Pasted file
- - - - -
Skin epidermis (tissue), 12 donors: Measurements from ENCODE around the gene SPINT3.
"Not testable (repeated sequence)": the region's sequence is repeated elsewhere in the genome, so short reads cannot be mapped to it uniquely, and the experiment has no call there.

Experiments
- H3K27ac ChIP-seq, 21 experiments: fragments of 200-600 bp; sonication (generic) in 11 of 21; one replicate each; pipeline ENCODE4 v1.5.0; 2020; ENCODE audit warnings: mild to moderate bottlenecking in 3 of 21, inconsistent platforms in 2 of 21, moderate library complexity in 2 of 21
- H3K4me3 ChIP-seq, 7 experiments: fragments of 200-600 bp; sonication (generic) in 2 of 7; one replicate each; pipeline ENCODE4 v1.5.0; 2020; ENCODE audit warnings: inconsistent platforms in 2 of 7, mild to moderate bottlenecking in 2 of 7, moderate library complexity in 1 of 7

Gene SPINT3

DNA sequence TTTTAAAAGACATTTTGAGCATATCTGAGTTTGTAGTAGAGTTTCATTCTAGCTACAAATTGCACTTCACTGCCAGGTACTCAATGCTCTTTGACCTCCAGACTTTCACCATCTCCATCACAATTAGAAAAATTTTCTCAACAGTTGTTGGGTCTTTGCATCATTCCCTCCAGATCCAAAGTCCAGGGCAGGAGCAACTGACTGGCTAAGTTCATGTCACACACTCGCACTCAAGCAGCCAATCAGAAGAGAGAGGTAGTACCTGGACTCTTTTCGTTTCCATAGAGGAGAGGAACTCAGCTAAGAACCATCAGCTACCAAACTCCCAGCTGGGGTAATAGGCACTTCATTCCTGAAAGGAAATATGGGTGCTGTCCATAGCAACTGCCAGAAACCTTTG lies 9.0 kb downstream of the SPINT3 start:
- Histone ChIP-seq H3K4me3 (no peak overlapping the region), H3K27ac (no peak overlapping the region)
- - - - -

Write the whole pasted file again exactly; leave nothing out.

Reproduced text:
Skin epidermis (tissue), 12 donors: Measurements from ENCODE around the gene SPINT3.
"Not testable (repeated sequence)": the region's sequence is repeated elsewhere in the genome, so short reads cannot be mapped to it uniquely, and the experiment has no call there.

Experiments
- H3K27ac ChIP-seq, 21 experiments: fragments of 200-600 bp; sonication (generic) in 11 of 21; one replicate each; pipeline ENCODE4 v1.5.0; 2020; ENCODE audit warnings: mild to moderate bottlenecking in 3 of 21, inconsistent platforms in 2 of 21, moderate library complexity in 2 of 21
- H3K4me3 ChIP-seq, 7 experiments: fragments of 200-600 bp; sonication (generic) in 2 of 7; one replicate each; pipeline ENCODE4 v1.5.0; 2020; ENCODE audit warnings: inconsistent platforms in 2 of 7, mild to moderate bottlenecking in 2 of 7, moderate library complexity in 1 of 7

Gene SPINT3

DNA sequence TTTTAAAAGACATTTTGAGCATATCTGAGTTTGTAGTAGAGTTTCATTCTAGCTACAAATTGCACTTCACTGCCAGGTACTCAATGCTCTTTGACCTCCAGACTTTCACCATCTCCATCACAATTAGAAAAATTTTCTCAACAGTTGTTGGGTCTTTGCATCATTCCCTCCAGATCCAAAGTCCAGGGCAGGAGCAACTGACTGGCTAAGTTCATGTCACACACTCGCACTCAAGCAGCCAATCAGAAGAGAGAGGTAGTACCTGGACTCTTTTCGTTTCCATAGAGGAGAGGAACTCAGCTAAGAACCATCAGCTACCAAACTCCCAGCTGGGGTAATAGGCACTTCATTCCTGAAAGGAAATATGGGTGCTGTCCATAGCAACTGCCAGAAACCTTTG lies 9.0 kb downstream of the SPINT3 start:
- Histone ChIP-seq H3K4me3 (no peak overlapping the region), H3K27ac (no peak overlapping the region)